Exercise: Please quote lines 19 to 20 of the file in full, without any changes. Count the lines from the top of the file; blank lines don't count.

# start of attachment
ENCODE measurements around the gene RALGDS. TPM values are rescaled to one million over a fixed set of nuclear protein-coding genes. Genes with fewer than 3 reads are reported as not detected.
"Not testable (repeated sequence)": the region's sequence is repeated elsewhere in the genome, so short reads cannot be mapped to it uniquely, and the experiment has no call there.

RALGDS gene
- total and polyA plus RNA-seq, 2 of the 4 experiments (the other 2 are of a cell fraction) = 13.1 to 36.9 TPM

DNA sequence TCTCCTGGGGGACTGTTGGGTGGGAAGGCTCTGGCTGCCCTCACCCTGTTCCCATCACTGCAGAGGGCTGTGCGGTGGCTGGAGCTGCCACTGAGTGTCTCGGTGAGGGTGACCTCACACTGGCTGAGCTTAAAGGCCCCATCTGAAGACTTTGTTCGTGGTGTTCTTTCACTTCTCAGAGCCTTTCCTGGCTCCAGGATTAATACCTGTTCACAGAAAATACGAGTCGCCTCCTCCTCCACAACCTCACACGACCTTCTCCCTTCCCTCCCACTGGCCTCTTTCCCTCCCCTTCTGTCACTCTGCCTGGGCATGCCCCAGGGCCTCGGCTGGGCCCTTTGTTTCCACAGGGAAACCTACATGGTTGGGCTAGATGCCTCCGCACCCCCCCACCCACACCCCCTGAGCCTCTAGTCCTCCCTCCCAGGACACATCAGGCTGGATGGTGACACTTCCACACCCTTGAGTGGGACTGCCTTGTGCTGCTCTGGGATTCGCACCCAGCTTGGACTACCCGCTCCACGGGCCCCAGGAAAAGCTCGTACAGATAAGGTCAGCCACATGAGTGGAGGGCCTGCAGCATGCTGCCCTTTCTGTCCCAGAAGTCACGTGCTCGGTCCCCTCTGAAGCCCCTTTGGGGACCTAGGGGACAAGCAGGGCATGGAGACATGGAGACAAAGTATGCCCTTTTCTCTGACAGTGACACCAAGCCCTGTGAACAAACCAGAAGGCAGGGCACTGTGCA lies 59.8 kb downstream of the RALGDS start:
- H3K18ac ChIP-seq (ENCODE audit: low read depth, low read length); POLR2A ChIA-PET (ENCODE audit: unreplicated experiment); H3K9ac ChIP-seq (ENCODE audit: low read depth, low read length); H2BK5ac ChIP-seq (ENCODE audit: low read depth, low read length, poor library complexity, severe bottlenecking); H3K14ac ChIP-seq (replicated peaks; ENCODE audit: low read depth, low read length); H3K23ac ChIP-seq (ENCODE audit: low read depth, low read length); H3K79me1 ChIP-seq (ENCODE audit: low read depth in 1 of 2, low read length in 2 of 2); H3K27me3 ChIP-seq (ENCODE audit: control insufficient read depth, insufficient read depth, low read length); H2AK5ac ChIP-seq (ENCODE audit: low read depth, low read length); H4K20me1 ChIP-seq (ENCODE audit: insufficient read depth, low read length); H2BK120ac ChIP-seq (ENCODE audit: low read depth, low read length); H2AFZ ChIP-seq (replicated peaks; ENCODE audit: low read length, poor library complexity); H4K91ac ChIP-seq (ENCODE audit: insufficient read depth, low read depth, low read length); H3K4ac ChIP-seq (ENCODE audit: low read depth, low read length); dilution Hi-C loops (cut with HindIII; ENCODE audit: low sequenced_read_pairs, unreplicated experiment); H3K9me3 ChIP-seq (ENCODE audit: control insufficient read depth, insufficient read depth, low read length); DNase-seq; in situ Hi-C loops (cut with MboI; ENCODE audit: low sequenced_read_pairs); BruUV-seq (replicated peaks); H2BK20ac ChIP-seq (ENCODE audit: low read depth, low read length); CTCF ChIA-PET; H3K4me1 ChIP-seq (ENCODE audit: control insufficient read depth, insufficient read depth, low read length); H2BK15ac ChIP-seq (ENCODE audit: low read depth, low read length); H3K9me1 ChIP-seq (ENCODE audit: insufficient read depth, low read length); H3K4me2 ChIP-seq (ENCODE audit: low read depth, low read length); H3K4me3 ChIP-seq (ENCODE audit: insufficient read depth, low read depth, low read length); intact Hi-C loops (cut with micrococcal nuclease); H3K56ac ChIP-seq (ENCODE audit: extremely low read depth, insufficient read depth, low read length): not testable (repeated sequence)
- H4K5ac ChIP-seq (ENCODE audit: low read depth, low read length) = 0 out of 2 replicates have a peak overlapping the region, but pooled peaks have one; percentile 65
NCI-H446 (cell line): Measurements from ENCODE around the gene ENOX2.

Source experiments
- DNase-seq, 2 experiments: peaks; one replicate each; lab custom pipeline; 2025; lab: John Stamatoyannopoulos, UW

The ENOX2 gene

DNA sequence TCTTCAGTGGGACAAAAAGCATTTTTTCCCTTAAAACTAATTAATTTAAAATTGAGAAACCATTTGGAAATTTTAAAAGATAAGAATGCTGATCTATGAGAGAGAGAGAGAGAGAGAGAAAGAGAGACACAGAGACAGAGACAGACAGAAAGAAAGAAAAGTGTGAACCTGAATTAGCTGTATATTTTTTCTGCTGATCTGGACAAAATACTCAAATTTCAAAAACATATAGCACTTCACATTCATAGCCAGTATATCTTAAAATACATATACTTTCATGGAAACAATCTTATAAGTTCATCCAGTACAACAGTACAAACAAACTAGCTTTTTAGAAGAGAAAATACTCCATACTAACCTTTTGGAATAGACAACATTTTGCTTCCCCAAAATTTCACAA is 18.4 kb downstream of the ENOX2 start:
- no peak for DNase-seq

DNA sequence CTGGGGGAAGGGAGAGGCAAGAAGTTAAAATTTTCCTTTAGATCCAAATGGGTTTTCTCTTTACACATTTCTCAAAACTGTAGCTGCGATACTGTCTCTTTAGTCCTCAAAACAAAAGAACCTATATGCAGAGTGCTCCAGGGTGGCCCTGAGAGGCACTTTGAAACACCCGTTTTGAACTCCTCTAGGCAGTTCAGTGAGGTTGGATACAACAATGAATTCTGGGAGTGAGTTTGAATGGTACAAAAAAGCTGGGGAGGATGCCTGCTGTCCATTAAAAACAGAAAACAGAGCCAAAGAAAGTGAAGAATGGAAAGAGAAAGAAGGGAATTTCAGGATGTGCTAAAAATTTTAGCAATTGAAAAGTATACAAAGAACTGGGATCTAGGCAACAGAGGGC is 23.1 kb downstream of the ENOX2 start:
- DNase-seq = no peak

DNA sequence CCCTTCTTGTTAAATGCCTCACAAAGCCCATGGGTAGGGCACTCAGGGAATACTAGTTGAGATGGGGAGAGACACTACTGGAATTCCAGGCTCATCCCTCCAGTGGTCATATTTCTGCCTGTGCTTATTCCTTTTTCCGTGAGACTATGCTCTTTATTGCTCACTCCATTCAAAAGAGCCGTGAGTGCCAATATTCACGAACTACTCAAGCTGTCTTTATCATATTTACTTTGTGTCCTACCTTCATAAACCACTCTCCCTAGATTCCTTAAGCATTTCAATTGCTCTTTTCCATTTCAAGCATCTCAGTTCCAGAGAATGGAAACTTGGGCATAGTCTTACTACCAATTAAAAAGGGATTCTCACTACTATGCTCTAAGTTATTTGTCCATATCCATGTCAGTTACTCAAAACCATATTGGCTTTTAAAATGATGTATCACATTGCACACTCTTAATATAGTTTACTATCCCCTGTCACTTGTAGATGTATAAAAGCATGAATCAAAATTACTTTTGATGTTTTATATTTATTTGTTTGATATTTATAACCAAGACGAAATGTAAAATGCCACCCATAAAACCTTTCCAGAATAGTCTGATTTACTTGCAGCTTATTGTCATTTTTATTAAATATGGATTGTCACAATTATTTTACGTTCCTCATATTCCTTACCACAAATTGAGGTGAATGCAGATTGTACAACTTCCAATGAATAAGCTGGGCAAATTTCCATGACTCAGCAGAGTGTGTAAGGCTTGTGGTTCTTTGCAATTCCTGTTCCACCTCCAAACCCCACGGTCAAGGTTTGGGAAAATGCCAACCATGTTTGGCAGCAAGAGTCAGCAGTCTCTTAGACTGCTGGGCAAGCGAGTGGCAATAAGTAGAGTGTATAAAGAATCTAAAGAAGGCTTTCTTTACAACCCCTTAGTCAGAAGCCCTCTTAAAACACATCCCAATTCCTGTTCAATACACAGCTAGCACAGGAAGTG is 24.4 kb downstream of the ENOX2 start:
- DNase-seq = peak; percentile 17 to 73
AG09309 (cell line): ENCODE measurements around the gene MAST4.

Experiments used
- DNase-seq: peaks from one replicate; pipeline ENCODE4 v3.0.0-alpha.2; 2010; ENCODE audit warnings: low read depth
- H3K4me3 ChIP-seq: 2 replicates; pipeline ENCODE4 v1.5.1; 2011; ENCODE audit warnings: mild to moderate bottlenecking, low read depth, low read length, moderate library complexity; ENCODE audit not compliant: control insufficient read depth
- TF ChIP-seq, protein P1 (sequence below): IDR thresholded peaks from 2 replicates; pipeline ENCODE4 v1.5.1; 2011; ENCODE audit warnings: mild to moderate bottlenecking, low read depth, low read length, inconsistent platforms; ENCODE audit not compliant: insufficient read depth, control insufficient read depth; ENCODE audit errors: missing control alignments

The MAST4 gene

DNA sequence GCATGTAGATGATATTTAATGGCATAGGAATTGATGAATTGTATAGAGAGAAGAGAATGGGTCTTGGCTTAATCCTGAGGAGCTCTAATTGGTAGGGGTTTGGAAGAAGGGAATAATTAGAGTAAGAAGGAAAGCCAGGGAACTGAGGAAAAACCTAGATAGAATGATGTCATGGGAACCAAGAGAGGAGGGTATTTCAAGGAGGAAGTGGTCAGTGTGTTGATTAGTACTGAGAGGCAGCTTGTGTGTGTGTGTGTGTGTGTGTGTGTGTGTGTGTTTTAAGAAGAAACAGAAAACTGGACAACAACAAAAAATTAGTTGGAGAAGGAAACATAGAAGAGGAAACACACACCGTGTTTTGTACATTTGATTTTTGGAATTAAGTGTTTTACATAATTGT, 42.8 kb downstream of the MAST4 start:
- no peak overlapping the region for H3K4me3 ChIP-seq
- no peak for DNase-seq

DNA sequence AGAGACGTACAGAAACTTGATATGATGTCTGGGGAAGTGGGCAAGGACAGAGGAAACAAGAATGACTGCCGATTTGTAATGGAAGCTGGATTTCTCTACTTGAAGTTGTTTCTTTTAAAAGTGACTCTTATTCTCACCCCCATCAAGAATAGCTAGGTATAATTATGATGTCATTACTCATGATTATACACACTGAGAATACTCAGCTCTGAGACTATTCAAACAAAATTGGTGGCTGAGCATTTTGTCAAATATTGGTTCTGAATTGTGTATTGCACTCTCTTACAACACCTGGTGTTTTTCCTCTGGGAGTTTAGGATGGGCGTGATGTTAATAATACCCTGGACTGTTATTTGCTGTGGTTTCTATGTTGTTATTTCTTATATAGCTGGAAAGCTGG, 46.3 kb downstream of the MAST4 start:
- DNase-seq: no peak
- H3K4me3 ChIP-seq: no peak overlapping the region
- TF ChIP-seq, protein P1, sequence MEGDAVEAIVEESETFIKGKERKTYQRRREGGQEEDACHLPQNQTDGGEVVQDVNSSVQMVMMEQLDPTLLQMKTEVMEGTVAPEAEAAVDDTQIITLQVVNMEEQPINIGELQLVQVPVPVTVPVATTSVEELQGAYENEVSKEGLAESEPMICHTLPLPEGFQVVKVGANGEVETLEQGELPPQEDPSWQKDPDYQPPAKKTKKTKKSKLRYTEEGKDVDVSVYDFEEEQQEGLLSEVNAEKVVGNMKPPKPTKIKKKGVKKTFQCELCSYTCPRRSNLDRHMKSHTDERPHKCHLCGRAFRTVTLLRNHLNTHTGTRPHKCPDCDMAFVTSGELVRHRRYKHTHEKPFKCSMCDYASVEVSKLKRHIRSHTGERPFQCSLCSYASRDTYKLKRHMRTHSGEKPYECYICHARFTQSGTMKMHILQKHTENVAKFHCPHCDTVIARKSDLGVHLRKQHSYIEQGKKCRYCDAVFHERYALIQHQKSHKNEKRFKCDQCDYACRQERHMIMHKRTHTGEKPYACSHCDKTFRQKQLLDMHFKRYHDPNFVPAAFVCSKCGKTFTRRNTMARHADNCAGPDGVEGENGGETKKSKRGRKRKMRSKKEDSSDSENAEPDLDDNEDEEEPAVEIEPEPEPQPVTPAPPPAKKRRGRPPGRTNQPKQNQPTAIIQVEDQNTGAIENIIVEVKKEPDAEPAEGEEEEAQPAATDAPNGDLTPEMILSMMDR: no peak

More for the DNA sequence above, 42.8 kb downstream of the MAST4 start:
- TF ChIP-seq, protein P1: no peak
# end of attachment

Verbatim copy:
Experiments used
- DNase-seq: peaks from one replicate; pipeline ENCODE4 v3.0.0-alpha.2; 2010; ENCODE audit warnings: low read depth